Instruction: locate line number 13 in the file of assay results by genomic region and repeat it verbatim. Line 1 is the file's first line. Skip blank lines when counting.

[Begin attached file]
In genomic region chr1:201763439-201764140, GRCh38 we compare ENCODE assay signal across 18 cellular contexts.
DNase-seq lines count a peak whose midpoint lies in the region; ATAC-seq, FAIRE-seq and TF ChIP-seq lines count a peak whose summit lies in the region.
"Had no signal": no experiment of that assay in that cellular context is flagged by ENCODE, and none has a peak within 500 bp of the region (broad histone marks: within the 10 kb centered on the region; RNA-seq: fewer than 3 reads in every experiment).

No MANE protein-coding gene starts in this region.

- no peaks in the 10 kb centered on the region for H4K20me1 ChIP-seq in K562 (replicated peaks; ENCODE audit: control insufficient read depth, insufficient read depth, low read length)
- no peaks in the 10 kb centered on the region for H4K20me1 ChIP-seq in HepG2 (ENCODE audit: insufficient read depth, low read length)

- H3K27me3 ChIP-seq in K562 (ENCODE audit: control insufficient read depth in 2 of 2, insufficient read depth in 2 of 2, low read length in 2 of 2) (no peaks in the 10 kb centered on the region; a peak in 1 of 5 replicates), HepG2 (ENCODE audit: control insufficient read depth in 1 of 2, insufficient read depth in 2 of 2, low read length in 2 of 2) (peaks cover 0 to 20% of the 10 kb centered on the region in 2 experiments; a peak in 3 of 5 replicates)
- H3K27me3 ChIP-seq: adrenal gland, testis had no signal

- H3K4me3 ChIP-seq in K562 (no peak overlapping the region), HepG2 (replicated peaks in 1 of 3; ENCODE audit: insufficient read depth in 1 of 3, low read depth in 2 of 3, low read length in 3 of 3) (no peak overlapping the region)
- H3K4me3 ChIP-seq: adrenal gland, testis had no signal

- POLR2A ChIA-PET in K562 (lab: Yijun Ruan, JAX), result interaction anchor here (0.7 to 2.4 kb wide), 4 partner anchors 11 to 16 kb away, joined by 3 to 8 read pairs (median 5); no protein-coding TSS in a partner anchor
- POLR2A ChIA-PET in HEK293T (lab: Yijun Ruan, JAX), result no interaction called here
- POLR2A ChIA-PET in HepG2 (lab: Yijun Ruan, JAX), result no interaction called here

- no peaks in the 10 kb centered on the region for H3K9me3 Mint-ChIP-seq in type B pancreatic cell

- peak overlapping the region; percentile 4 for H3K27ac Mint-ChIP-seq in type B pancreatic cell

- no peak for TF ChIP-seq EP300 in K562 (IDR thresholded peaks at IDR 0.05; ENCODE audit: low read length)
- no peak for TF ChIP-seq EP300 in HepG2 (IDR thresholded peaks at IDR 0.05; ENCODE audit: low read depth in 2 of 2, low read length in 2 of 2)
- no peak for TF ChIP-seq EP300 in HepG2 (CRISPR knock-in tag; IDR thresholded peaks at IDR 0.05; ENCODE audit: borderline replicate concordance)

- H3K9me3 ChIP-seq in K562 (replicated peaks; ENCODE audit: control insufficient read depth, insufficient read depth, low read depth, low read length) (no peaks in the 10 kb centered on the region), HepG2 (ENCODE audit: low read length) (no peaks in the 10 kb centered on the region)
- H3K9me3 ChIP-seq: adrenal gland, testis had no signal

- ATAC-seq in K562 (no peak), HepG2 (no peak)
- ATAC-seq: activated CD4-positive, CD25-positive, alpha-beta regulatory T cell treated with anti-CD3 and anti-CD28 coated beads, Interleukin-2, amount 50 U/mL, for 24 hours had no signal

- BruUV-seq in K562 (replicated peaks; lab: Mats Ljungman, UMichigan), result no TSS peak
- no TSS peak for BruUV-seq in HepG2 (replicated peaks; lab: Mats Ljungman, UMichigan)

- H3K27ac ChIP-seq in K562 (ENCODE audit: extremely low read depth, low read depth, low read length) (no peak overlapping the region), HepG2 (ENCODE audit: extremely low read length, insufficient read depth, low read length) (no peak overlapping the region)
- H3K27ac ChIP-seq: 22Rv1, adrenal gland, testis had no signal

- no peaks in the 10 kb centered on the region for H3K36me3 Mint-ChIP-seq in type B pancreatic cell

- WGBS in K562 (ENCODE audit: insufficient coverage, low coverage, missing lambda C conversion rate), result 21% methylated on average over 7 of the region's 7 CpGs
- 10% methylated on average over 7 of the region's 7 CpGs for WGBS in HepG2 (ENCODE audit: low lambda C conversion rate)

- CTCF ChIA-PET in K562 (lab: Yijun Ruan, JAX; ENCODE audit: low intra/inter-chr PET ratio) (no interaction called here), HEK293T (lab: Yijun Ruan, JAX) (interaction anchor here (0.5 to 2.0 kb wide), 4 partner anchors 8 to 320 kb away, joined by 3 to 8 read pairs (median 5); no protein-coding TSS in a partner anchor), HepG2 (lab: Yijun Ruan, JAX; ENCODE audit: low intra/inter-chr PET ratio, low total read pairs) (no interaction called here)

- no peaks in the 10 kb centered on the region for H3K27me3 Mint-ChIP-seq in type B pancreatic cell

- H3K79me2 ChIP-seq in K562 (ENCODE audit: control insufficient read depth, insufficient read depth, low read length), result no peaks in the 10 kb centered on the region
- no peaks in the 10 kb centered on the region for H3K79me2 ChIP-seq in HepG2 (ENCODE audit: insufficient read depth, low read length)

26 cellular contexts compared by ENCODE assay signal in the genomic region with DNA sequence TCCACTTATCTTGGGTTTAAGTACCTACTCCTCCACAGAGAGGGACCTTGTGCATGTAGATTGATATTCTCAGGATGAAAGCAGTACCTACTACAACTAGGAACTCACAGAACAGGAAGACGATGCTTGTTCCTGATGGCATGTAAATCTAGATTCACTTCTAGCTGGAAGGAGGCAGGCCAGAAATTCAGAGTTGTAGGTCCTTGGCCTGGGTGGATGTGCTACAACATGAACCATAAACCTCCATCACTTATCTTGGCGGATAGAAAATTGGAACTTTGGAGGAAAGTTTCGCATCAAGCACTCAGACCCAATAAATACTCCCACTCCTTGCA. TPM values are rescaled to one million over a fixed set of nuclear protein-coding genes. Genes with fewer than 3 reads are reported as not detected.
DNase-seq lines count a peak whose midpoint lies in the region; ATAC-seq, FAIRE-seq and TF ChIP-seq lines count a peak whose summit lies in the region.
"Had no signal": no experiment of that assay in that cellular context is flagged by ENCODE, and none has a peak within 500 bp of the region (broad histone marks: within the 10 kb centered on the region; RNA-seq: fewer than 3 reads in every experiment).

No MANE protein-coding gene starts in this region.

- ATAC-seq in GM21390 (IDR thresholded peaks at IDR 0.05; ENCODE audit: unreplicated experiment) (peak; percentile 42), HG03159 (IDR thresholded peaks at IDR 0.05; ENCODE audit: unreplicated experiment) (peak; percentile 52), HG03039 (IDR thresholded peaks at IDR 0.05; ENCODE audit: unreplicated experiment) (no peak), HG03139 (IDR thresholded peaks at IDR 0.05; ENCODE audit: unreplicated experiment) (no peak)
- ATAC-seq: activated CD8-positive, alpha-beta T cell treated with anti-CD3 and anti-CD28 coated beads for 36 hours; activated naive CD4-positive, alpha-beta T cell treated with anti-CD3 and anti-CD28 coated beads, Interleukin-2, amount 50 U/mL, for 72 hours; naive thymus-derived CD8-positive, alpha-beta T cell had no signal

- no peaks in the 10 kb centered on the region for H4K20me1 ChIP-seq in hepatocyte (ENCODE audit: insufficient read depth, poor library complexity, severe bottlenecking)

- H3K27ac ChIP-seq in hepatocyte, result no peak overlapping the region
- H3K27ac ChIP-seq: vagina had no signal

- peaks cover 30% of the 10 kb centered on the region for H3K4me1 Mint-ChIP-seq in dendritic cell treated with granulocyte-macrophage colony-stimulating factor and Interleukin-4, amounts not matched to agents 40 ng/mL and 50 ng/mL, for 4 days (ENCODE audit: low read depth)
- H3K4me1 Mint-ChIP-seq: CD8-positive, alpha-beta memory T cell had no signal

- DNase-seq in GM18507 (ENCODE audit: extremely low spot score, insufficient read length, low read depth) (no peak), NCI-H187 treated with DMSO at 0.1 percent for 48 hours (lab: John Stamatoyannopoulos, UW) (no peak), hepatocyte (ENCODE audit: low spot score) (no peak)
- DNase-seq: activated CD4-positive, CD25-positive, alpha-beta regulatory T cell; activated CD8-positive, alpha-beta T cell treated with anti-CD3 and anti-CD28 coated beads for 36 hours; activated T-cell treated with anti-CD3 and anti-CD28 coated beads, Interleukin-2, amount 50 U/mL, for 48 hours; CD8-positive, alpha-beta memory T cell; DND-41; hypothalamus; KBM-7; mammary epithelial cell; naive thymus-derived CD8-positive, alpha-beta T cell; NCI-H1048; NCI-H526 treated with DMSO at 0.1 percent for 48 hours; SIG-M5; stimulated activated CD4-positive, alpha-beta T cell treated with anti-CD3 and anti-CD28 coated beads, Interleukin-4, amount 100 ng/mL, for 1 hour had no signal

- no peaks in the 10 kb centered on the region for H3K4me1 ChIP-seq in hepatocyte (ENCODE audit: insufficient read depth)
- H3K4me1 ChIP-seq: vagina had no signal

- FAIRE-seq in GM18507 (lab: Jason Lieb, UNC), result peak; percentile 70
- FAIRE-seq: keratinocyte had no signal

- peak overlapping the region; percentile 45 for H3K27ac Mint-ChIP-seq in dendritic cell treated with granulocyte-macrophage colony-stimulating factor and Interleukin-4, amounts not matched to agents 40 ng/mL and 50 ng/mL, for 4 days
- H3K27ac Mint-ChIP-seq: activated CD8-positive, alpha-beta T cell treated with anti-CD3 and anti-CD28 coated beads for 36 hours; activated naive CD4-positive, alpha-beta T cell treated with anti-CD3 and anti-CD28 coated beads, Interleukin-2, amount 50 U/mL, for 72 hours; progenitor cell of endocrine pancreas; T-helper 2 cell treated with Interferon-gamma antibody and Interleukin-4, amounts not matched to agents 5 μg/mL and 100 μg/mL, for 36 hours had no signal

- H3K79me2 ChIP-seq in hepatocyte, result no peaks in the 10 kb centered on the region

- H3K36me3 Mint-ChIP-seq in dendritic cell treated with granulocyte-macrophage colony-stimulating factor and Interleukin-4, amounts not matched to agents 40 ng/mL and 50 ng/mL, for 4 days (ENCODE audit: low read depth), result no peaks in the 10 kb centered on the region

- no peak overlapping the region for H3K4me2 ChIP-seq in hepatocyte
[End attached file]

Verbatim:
- POLR2A ChIA-PET in HepG2 (lab: Yijun Ruan, JAX), result no interaction called here